ABSTRACT: 1. Previous studies have demonstrated progressive ventricular hypertrophy, dilatation and contractile depression in response to chronic volume overload. Whether this decompensation was related to intrinsic myocyte dysfunction was not clear. The present study evaluated ventricular myocyte function at critical times during the progression of ventricular remodelling induced by volume overload. 2. Chronic volume overload was induced with an infrarenal aortocaval fistula in rats. Myocyte contraction and intracellular Ca(2+) concentrations ([Ca(2+)](i)) were evaluated using a fura-2 fluorescence and edge detection system. Protein levels of sarcoplasmic reticulum (SR) Ca(2+) transporters were determined by western blots. Progressive ventricular dilatation developed following creation of the fistula. Although myocyte function in 5 week fistula rats was comparable to that of the control group, myocytes from rats 10 weeks post-fistula demonstrated significant depression of cell shortening and peak [Ca(2+)](i). Application of isoproterenol (0.1 micromol/L) was not able to compensate for the functional deficiency in myocytes from 10 week fistula rats. Caffeine (10 mmol/L) induced SR Ca(2+) release, as well as protein expression of SR Ca(2+)-ATPase, and ryanodine receptors were reduced in myocytes obtained from the same group of 10 week fistula rats. 3. These data indicate that the transition to heart failure secondary to chronic volume overload is related to depressed myocyte contractility secondary to altered intracellular Ca(2+) homeostasis.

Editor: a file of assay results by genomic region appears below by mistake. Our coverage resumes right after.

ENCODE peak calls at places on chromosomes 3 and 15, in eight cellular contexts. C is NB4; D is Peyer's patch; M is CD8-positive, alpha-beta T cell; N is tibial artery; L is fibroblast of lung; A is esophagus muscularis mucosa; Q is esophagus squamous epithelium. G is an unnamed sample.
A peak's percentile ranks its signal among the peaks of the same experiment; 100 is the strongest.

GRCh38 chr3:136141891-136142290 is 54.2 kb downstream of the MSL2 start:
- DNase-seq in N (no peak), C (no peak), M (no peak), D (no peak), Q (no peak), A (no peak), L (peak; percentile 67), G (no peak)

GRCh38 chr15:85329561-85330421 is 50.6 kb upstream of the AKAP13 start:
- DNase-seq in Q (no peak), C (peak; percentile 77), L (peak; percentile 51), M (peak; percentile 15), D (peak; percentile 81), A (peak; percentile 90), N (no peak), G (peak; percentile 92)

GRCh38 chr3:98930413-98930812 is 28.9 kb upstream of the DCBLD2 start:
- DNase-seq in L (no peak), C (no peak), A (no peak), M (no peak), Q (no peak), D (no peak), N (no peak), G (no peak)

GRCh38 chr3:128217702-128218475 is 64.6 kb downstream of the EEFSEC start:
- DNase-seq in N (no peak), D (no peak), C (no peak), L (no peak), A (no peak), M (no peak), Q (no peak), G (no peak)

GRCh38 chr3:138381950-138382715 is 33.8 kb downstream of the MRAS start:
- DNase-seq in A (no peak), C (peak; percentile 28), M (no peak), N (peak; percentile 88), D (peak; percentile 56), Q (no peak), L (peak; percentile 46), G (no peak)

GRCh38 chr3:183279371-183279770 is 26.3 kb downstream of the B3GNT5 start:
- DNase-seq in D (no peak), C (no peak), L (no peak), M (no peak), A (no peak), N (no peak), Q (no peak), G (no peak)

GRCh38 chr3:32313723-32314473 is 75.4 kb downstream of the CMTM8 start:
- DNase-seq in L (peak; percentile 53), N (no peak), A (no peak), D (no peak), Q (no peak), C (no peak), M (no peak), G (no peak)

Clinical and Experimental Pharmacology and Physiology 08/2008; 35(7):827-35. · 1.85 Impact Factor